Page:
Unspoken moments of gratitude, unwritten messages of hope

By the True Colors Film Festival Team

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January 19, 2022

5 practising artists describe some of the lessons they learnt in 2021 and how these will shape their creative approaches this year.

By the True Colors Film Festival Team

Unspoken moments of gratitude, unwritten messages of hope

Image description: Erin Ball, a Circus Artist and Coach, is smiling while suspended mid-air by a white aerial silk. She has long brown hair with bangs, and is wearing a purple costume with shiny silver swirl patterns. 

Erin Ball (Canada)
Circus Artist and Coach
True Colors Circus: Online Workshop

How did you continue creating over the past year? 

I was asked early in the pandemic to perform at a digital cabaret, and it helped me to expand my thoughts on how circus could be offered. I worked digitally with a choreographer and performed live on Zoom. In some ways, it felt very different as I could not connect with the audience in the moment, however getting feedback and being able to interact via the chat immediately after was great.

How did this experience inform how you’ve work since? 

Since that time, I’ve created many works that were either live or pre-recorded and was very fortunate to have some amazing videographers to collaborate with. I have explored green screens, digital residencies that allowed investigations into new platforms, 3D cameras and more. Digital performance has created space for me to explore new-to-me ways to incorporate accessibility, such as using the lyrics of a song as creative description, incorporating my own voice into the access, collaborating with Deaf folks, and so much more. I love that it allowed me to participate in projects all over, with shows as far away as Japan, even while we were locked down. It has been challenging, however, I think there are many benefits, and it is my hope that we will keep digital options in the future.

Share an anecdote about how your art touched someone’s life in the past year.

I think the music/circus exploration during the time of my residency at Kingston Grand Theatre Local Arts has been one of the most touching for people. I was trying to find a way to include creative description for Blind and partially sighted folks — and anyone else who benefits from description — and not overwhelm other people by layering in so much access (i.e., captions, descriptions, and sign language on top of a song with lyrics). The result was a story-telling song that also created access. It felt very natural and many who have experienced it, whether sighted or not, have appreciated it. Several people shared that they cried. Others have called it radio circus and said they would listen to these songs on the radio. Watch an interview I gave about the process here.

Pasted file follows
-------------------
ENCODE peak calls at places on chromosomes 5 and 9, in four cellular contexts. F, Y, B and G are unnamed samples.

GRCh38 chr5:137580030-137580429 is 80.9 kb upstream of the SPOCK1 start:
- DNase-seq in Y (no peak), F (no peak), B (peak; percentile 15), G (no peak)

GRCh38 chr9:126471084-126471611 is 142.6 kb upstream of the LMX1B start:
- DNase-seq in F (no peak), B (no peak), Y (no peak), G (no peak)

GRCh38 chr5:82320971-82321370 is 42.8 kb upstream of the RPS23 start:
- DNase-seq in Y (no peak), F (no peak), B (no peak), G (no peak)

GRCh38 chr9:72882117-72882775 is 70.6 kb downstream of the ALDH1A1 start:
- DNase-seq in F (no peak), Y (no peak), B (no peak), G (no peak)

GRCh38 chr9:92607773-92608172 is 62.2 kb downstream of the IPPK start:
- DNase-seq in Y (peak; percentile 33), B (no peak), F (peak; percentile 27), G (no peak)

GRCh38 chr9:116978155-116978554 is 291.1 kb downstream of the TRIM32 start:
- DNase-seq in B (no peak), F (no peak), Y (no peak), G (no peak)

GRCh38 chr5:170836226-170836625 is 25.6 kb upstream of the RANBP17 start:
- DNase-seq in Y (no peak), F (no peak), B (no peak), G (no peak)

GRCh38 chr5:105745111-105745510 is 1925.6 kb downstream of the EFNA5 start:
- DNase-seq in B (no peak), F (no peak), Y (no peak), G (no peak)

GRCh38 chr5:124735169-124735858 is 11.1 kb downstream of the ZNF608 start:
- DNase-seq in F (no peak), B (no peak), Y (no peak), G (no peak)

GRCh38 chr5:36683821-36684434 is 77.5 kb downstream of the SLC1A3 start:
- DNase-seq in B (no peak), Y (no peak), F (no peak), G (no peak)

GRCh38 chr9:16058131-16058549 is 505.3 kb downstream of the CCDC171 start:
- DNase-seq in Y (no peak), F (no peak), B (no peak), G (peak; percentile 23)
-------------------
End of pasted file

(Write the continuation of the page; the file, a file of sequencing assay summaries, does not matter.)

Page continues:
What do you resolve to do in the coming year?

I don’t really make resolutions, but I hope to continue exploring the digital realm and creative access. I also hope to collaborate with many more people without having to travel — though I hope to travel again someday.

What will you stop doing in the coming year?

My goal is to work more with the concept of Crip Time. Recognizing that capitalist standard time does not work for everyone. I tend to take on too much and I don’t need to do it all. I want to give opportunities to others and really respect what is manageable.

What are your hopes for the coming year?

I hope that people can gather again and that we don’t forget the lessons we have learned. I hope that we remember digital options and remember that we can adapt pretty much everything. I hope this leads to less pressure and stress for everyone and that we can lean more on our communities for support and care. 


Unspoken moments of gratitude, unwritten messages of hope

Image description: GenGen, a dancer who has short pink hair, is posing for a photo mid-air. He is wearing a pink t-shirt and long pants with a blue outerwear top. He is covered in many colorful ribbons.

GenGen (Japan)
True Colors Fashion: The Future is Now!

An important lesson in 2021…

It was a year when I learned the importance of asking for help. It was very important to consult with the sign language interpreter through the whole process of creating for the Paralympic closing ceremony. With everyone wearing masks due to the pandemic, it was tough for me to understand what was going on and what people were saying. It was very reassuring to have a sign language interpreter.

How your art touched someone’s life in the past year…

At the True Colors Fashion show, I met various people with disabilities. I felt strongly that they are living their lives with ingenuity, individual perspectives and hope. Also, there were many scenes at the Paralympics where diversity was represented. The things that I used to feel ashamed of have faded away, and now I feel my burden has been lifted somehow. Now I can be grateful for being able to be myself. 

What would you like to achieve in the coming year?

I want to create an environment where people can get to know me better and further explore the range of possibilities available to me. I’d like to work towards creating a world where even hearing-impaired dancers can be active!

What will you stop doing in the coming year?

I want to stop wasting time worrying and instead devote myself to accomplishing what I want to do.

What are your hopes for the coming year?

I want to improve myself and dance boldly with the spirit of a tiger. I’m turning 29 this year, so I’m going to take a lot of action to make sure I don’t leave anything unfinished in my 20s.


Unspoken moments of gratitude, unwritten messages of hope

Image description: Putri Ariani, a singer, is wearing a black long sleeved top under a sleeveless black and white vest. She is wearing a white headscarf and a pair of black sunglasses.

Putri Ariani (Indonesia)
Singer, Indonesia’s Got Talent

You continued creating over the past year – how did you do it?
I put all my effort into creating as I never want my work to betray the results.